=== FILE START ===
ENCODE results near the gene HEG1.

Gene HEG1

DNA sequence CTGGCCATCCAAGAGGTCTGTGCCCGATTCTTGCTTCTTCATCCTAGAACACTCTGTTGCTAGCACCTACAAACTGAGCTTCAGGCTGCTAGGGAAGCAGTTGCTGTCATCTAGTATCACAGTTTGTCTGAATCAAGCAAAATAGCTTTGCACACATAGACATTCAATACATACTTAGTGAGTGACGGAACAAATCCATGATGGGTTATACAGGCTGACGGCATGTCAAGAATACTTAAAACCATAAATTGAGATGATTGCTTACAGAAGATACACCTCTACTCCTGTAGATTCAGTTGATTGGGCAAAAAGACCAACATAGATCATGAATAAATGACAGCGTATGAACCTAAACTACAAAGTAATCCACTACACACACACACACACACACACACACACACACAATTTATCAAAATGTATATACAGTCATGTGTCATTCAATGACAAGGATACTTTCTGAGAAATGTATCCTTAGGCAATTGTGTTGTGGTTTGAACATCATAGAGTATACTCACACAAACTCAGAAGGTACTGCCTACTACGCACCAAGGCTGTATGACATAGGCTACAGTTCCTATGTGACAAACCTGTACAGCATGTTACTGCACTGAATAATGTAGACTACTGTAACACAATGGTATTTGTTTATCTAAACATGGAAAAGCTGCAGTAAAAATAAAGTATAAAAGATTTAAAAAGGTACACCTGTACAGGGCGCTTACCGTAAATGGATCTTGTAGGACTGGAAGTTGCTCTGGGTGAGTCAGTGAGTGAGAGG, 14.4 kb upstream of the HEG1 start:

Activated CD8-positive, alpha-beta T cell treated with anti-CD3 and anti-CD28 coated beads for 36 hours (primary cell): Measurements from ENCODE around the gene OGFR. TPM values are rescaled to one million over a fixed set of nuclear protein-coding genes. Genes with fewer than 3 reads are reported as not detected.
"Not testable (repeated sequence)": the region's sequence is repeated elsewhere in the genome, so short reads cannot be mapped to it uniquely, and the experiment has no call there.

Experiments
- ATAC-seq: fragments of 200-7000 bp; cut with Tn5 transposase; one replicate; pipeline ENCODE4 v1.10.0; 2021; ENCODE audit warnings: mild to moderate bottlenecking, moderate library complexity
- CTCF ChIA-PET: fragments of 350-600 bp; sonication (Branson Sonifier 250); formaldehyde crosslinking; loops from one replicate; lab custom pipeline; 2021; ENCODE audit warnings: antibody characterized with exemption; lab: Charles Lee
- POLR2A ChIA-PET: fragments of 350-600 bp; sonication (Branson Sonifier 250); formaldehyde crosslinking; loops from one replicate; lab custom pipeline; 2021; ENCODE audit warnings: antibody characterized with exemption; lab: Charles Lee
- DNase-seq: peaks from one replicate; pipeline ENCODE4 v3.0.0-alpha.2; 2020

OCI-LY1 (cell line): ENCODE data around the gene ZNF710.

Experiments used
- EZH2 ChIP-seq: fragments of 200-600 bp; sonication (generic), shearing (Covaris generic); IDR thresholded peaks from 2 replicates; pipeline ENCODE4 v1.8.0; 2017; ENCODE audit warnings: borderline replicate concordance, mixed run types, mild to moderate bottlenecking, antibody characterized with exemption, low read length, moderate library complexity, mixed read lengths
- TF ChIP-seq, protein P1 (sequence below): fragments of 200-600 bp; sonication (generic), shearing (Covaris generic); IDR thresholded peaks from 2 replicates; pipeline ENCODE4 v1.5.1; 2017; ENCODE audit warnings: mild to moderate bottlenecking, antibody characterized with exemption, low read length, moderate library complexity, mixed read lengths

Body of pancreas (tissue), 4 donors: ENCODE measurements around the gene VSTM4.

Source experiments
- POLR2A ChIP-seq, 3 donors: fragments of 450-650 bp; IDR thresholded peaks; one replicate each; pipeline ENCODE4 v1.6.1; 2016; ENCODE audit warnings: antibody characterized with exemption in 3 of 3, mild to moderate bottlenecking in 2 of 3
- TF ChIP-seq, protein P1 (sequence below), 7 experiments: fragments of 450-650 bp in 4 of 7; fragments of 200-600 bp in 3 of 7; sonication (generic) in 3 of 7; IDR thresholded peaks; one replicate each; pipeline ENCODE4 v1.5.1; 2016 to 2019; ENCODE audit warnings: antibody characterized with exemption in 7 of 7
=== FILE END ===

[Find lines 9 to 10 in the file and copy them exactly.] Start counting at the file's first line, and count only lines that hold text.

- POLR2A ChIA-PET: fragments of 350-600 bp; sonication (Branson Sonifier 250); formaldehyde crosslinking; loops from one replicate; lab custom pipeline; 2021; ENCODE audit warnings: antibody characterized with exemption; lab: Charles Lee
- DNase-seq: peaks from one replicate; pipeline ENCODE4 v3.0.0-alpha.2; 2020